Concise Encyclopedia of Tufts History
Department of Molecular Biology and Microbiology, 1962
The medical school's Department of Microbiology was first established in 1962, although prior to that time microbiology courses had been offered through the pathology department. The creation of the department was a result of Dean Joseph Hayman's efforts to strengthen the basic science departments. Dr. James T. Park, a well-known microbial biochemist, was recruited to become the first department chair. Dr. Park went on to build a strong department and recruited a number of faculty members, including Drs. Moselio Schaechter, H. Vasken Aposhian, Edward Goldberg, Andrew Wright, and Abraham L. Sonnenshein - each of whom possessed an outstanding background and productive record.
In 1968 the name of the department was changed from "microbiology" to "molecular biology and microbiology." That year Dr. Victor Najjar was recruited to direct an independent section on protein chemistry and to hold the first American Cancer Society (Massachusetts division) Chair in Molecular Biology at Tufts. When Dr. Najjar achieved emeritus status he was succeeded by Dr. John Coffin. That year Dr. Ralph Isberg, a Harvard Medical School graduate and a subsequent National Science Foundation/Presidential Young Investigator, joined the faculty. He has since become an assistant investigator at Tufts for the Howard Hughes Medical Institute.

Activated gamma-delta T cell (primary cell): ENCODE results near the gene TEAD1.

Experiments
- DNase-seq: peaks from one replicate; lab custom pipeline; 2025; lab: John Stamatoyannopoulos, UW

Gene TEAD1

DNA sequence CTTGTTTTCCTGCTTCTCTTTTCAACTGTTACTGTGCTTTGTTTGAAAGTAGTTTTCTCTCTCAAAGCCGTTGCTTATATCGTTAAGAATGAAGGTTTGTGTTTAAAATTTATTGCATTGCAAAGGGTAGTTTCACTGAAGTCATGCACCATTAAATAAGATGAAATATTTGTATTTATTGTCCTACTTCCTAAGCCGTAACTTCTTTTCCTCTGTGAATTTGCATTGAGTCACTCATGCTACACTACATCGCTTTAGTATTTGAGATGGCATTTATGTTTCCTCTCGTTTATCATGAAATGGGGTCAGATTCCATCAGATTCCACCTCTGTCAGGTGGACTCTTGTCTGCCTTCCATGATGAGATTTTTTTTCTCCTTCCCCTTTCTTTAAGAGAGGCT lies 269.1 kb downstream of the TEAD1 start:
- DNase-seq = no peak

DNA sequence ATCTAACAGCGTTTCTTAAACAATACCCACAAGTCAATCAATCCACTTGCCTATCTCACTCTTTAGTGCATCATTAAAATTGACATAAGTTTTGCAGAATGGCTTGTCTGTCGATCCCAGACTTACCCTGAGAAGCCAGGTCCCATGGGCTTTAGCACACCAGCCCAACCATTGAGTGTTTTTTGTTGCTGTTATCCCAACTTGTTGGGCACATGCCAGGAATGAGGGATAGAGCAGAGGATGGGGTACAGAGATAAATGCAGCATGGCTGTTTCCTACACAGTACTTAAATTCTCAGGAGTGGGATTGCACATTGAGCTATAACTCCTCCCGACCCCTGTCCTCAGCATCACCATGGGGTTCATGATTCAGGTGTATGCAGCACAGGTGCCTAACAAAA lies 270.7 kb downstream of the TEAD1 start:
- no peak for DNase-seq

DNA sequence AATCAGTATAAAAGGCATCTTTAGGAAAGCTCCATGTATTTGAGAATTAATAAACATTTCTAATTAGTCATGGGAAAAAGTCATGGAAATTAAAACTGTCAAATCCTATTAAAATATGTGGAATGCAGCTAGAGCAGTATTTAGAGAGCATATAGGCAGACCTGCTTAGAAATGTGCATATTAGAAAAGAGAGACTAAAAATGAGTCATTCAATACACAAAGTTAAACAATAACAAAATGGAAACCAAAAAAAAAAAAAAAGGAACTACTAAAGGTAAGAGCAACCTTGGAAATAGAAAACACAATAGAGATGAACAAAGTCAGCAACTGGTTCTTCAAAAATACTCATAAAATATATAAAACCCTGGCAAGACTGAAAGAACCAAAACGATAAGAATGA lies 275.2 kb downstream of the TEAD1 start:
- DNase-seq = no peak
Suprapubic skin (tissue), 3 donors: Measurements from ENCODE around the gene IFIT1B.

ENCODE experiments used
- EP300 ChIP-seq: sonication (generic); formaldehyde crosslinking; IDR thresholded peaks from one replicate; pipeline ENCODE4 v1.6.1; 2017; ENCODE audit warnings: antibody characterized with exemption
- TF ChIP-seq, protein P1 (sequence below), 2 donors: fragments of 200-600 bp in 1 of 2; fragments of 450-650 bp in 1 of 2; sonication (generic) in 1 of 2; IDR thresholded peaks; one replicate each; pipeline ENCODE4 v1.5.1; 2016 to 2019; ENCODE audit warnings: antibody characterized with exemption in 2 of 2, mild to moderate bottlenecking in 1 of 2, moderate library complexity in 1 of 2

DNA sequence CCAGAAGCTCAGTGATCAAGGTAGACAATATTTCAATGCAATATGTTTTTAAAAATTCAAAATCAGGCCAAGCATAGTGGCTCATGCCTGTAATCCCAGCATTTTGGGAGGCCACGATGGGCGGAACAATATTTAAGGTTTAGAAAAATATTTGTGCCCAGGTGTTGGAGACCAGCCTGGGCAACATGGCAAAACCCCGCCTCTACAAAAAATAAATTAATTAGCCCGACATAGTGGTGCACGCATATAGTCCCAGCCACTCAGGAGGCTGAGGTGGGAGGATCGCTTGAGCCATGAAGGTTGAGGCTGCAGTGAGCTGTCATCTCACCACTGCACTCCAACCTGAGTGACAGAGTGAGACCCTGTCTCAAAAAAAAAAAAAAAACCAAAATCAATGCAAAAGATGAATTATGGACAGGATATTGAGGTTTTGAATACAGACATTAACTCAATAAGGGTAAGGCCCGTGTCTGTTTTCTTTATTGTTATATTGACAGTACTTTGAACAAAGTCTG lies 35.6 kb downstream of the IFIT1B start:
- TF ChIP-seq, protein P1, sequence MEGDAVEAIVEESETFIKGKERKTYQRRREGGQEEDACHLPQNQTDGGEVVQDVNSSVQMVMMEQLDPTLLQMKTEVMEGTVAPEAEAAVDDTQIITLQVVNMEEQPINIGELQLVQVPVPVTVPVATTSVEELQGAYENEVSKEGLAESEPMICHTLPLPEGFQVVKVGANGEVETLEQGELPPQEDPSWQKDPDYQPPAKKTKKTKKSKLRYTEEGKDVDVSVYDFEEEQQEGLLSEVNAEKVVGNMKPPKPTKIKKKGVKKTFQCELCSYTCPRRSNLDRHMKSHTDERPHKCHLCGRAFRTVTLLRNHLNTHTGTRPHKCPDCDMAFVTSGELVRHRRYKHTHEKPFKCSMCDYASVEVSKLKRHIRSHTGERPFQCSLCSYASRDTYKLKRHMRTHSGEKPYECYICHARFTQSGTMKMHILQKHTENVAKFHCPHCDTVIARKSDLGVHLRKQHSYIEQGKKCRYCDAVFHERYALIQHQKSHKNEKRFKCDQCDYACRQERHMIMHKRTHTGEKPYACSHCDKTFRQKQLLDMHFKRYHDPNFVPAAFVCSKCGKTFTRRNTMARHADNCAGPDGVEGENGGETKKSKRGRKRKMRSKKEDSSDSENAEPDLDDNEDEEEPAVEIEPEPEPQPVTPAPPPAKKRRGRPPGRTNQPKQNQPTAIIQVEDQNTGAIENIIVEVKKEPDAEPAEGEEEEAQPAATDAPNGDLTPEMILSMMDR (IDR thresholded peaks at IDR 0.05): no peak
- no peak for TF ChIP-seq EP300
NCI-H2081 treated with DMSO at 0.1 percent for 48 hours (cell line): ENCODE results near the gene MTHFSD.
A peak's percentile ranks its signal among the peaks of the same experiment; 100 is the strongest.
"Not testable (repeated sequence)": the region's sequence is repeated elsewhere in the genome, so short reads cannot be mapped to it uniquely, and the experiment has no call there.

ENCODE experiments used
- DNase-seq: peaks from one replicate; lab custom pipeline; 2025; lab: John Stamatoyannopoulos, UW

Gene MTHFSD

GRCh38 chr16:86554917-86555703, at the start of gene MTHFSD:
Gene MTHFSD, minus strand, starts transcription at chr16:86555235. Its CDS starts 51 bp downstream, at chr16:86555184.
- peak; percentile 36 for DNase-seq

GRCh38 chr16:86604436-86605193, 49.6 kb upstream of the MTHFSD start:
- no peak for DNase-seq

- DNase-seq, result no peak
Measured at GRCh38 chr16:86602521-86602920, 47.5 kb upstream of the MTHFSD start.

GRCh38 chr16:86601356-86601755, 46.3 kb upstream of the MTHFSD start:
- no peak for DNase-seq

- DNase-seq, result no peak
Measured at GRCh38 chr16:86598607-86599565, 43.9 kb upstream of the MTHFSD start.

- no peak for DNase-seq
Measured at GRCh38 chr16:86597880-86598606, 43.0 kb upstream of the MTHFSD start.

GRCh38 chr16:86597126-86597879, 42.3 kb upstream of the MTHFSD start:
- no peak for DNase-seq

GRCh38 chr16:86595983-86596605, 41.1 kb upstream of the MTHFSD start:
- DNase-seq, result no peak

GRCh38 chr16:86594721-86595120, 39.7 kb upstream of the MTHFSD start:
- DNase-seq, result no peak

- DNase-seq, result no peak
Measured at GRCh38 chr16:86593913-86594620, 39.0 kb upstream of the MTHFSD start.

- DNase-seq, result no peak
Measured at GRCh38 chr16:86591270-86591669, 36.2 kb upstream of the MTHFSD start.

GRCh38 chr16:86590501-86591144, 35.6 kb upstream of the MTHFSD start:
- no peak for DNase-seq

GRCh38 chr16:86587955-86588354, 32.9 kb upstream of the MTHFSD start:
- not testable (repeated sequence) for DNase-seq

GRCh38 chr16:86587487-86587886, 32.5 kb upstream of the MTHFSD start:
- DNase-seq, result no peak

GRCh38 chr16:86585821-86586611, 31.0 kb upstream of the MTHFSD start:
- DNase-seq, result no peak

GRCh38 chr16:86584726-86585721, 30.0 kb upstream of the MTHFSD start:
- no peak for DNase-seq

When Dr. Park stepped down in 1970 in order to spend more time on his research, Dr. Moselio Schaechter, who holds a Ph. D. in microbiology from the University of Pennsylvania, was named professor and chair; he has continued to lead the department for the past twenty-three years. Dr. Schaechter has been named a Distinguished Professor at Tufts in recognition of his many accomplishments. He has also served as president of the American Society of Microbiology and of the Association of Medical School Microbiology Chairs.
The Department of Molecular Biology and Microbiology has excelled in its mission to provide students with quality instruction. Its graduate program, which was launched in 1965, has produced sixty-four Ph. D.'s and thirty-six predoctoral graduates. These graduates have gone on to hold training positions in the world's finest research institutions and have been unusually successful in establishing their own research groups.
The department's faculty are well-known for their work and have been asked to present countless lectures and seminars all over the world. All of its members serve on editorial review boards for prestigious journals; many hold memberships in distinguished national committees and NIH study sections. Each has an extensive list of publications.
Faculty have made important discoveries concerning the regulation of gene expression; cell and chromosome division in bacteria; bacterial differentiation; the mode of action of antibiotics; the dispersal of bacteria in natural environments; the mechanisms of bacterial pathogenesis; bacteriophage genetics and replication; retrovirus replication and evolution; and gene expression in higher cells.
Source: COE, 134-36.